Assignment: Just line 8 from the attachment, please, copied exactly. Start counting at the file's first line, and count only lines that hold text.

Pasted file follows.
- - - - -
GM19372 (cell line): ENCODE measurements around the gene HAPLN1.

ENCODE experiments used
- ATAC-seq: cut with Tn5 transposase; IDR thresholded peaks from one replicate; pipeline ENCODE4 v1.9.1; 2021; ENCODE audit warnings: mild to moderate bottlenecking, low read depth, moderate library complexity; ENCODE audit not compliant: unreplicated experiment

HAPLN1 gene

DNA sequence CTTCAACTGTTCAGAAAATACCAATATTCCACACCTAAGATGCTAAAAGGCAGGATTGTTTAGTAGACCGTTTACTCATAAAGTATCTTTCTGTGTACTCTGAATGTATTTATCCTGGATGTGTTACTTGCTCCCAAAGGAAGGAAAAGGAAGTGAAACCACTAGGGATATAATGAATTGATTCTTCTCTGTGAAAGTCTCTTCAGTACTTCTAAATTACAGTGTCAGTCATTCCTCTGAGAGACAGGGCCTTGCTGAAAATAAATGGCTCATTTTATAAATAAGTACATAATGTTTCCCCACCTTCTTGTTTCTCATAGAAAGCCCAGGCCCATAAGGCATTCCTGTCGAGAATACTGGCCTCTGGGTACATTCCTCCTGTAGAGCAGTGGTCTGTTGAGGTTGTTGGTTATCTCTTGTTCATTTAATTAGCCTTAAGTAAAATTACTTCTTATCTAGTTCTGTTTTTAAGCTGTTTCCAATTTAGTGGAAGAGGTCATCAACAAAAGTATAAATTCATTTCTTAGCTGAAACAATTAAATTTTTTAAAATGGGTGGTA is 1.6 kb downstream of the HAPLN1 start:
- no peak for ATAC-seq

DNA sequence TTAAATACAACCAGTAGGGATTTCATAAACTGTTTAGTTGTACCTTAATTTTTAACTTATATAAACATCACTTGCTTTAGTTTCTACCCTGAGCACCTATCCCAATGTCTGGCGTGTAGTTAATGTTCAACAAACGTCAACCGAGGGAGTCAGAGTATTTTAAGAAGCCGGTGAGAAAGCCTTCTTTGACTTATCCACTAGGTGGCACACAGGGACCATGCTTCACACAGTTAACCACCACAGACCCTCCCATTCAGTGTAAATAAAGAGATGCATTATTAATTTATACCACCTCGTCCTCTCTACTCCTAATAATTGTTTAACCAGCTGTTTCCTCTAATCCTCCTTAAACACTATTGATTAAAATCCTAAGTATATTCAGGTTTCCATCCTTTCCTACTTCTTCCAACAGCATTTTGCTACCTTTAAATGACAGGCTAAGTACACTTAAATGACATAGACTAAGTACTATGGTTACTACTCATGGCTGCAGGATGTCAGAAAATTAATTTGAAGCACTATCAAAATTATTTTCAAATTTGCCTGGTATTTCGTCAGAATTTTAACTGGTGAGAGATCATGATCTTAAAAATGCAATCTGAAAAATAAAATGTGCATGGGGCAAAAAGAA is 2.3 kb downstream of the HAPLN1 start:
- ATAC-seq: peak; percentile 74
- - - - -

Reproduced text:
- ATAC-seq: peak; percentile 74